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Bakersfield FIRE Department
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2101 H Street
Bakersfield, CA 93301
(661)326-3911

 

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BFD Historical Project - BFD Fire Horses

 



Fire Horse's Prayer
To thee, my Firefighter Master, I offer my prayer. Feed me, water and care for me, and, when the fire is put out, provide me with shelter, a clean, dry bed and stall wide enough for me to lie down in comfort. Always be kind to me. Your voice often means as much to me as the reins. Pet me often, so that I may serve you the more gladly and learn to love you.


--- Author Unknown


History of Horse-drawn firefighting

In 1911, the BFD was at the height of its horse-drawn firefighting era. The Department employed at least twenty-two (22) brave and noble draft horses at this time, kept and cared for to answer the emergency calls of the citizens.

Ladder

According to the earliest surviving records, maintenance of the horse fleet was a major part of daily operations. The Department was routinely involved in the shoeing and hoof care of the animals, providing veterinary care, and purchasing thousands of pounds of wheat-hay, oats, and barley for the beloved steeds. Fire Horse "Ned" was retired to Naybors Pasture in 1909, and "Jenks" was brought out of retirement in 1910 to replace "Max". There are no other records indicating what became of the rest of the hard-working animals that faithfully served the City from 1877 to 1914...but they all certainly deserved a restful, honorable retirement.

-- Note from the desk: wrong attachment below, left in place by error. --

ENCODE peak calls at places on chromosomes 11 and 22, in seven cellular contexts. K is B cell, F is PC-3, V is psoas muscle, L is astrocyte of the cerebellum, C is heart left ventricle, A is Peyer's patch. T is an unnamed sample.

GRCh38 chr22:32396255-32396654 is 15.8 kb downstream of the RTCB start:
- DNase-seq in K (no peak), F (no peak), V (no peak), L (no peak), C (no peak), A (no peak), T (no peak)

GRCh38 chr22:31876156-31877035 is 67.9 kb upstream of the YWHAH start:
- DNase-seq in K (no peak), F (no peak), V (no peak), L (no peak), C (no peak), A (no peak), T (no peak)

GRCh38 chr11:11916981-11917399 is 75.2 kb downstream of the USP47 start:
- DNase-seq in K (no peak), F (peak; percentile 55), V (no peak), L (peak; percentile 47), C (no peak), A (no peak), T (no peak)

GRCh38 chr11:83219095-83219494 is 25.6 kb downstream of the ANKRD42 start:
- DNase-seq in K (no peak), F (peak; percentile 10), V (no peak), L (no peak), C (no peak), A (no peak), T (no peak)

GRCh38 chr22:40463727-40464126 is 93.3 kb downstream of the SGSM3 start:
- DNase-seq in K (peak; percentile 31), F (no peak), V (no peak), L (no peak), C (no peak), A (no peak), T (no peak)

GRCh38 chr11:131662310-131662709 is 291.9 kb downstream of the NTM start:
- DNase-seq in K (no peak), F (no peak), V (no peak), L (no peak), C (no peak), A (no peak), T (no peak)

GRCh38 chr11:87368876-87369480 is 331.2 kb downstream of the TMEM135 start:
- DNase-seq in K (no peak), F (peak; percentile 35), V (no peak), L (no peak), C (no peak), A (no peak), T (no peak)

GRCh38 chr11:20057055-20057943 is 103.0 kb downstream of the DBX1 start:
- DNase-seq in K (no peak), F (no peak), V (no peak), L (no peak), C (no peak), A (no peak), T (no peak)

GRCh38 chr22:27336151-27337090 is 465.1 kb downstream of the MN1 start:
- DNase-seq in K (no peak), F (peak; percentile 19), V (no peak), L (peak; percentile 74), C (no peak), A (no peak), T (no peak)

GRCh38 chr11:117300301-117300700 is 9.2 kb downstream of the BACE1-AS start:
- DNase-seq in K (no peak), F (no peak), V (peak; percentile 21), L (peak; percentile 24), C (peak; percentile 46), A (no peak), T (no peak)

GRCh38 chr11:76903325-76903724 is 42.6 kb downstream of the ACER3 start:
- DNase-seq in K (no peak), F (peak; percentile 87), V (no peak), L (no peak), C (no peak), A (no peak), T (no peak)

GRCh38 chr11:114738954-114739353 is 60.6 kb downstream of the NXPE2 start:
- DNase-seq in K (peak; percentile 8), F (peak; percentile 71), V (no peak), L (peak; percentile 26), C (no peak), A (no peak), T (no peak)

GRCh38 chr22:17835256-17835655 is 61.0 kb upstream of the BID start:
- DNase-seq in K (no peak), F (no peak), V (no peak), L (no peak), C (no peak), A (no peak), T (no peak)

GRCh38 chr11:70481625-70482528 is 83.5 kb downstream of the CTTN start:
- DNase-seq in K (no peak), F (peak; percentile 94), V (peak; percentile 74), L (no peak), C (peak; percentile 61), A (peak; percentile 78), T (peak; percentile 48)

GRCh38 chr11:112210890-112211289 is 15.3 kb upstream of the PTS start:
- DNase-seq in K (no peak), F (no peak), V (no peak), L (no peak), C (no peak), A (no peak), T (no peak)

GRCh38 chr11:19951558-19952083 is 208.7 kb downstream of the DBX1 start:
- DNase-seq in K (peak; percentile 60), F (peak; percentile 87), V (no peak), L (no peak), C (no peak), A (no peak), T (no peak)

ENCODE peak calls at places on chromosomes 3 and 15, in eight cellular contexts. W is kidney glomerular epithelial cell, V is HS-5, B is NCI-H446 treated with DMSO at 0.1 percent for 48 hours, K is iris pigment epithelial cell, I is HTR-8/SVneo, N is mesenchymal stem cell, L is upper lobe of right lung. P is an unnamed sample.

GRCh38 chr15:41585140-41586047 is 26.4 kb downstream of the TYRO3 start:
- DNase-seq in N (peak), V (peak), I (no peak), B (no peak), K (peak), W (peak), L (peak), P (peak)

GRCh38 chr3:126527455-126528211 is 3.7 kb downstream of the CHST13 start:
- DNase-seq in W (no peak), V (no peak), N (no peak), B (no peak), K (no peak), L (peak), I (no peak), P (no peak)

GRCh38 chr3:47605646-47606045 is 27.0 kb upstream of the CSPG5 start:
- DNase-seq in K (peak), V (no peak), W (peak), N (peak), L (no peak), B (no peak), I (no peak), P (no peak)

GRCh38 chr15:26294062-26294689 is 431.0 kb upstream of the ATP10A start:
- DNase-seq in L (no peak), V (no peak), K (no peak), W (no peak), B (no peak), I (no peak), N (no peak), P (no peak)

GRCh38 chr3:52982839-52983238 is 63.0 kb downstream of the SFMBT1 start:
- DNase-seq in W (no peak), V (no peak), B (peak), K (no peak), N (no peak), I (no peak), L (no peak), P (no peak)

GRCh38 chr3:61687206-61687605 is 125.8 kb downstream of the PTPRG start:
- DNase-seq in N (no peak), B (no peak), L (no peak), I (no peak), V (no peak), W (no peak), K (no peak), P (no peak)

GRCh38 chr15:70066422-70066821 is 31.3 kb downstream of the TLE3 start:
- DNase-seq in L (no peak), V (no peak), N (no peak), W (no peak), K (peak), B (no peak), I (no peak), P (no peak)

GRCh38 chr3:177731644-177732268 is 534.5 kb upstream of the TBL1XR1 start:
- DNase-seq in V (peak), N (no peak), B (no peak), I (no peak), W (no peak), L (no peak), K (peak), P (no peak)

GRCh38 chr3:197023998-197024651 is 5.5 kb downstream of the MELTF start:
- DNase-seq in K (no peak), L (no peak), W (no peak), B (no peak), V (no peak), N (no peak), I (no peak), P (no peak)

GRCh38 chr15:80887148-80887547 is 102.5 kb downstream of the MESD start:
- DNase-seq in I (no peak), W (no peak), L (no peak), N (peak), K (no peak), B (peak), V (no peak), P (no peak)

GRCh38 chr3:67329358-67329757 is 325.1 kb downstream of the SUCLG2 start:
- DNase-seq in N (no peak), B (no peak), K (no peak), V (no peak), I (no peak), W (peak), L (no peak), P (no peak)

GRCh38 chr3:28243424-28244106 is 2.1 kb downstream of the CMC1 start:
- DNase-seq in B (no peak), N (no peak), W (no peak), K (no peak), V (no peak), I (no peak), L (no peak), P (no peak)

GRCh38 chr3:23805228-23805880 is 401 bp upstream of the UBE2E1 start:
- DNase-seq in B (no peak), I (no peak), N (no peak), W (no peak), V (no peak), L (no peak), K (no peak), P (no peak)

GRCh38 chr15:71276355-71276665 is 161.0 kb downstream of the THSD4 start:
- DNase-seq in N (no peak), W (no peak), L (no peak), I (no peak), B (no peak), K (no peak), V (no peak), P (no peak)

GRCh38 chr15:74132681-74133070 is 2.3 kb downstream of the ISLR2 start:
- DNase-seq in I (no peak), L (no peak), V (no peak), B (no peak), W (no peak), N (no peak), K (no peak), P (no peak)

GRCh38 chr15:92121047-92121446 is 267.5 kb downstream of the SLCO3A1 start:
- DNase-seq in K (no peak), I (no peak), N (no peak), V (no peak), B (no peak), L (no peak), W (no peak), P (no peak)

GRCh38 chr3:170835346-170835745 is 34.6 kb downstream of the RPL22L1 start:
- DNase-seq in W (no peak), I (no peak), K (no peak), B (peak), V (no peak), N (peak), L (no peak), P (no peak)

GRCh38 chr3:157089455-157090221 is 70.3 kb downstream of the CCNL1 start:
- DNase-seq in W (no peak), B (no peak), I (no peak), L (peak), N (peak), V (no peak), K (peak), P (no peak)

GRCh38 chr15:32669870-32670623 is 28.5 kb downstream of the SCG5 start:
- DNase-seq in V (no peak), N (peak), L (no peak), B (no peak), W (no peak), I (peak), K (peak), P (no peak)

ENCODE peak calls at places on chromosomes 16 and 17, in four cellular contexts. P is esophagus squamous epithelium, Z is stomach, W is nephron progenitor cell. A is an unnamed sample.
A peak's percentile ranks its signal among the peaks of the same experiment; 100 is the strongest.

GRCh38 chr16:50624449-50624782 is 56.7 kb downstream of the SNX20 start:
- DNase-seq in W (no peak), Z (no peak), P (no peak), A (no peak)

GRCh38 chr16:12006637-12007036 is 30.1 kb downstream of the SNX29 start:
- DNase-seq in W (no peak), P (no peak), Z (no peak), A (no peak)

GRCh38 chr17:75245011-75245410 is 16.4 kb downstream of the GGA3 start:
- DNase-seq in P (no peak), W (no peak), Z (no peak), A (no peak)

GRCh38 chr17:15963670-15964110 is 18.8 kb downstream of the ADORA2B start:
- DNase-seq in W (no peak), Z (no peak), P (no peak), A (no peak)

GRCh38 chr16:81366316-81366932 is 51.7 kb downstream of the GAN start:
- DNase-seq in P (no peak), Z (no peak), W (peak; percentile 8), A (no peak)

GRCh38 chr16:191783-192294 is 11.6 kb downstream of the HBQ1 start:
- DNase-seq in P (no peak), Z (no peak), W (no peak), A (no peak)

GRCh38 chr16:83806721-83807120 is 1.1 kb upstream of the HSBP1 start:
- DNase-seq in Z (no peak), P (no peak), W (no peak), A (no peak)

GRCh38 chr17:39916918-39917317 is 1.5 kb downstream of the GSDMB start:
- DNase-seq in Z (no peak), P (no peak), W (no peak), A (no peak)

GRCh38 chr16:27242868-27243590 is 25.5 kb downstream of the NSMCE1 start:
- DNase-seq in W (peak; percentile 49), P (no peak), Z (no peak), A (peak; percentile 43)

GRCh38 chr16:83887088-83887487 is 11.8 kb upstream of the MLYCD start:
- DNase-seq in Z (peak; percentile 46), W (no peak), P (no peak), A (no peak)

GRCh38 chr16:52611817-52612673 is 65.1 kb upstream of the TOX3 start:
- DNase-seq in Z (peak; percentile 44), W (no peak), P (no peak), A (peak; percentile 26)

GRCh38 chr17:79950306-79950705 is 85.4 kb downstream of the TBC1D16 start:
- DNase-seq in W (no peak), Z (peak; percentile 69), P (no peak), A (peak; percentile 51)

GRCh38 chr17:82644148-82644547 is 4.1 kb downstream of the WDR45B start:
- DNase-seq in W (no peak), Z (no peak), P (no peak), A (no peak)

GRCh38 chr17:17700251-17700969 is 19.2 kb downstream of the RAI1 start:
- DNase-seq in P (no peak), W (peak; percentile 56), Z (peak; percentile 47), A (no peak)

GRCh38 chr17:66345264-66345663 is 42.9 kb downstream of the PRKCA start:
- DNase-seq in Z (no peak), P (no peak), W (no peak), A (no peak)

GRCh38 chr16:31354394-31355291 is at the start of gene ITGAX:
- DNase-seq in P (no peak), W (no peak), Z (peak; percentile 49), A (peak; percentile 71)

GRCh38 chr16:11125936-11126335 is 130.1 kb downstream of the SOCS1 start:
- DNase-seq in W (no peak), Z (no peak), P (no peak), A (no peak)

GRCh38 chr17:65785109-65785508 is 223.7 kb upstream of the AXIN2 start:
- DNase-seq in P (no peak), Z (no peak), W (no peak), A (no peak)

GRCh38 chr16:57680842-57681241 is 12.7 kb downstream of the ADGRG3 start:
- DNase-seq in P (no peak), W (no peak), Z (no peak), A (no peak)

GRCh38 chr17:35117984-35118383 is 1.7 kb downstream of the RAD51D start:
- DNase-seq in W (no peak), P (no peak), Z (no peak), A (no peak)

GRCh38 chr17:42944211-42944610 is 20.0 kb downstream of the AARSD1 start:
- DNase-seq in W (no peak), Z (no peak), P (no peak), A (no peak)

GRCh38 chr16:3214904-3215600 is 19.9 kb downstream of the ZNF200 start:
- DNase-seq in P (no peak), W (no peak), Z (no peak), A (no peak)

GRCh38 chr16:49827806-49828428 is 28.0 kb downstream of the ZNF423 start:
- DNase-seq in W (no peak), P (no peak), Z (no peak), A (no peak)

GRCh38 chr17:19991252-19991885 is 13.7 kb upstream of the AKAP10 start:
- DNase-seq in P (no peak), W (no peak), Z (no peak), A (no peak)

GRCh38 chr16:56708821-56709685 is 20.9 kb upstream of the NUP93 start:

The BFD was completely motorized by 1914...ending the Department's era of horse-drawn firefighting.

Horse Fleet of 1906

"Ned" (Steamer #1)

 "Dick" (Hose Wagon #1)

 "Mike" (Hose Wagon #1)

 "Dave" (Truck #1)

 "Dan" (Chemical #1)

"Sam" (Chemical #1)

 "Jeff" (Steamer #1)

"Ed" (Truck #1)

"Prince" (Steamer #2)

 "King" (Fire Station #2)


 "Frank" (Fire Station #2)

 "Jerry" (Fire Station #2)

 "Tom" (Fire Station #2)

 "Max" (assignment N/A)

 "Jenks" (assignment N/A)

 

 

Firefighter and HorseBFD Fire Horses - "Hooking Up"

When a BFD horse was released from its stall, either automatically by the alarm mechanism or manually, the Firefighter's first priority was to snap the hanging collar (see photo) around the horse's neck. He then placed the reins into the bridle rings.

The Engineer would then pull the "right-hand drop", which released and lowered the harness assembly onto the horse's back.

 

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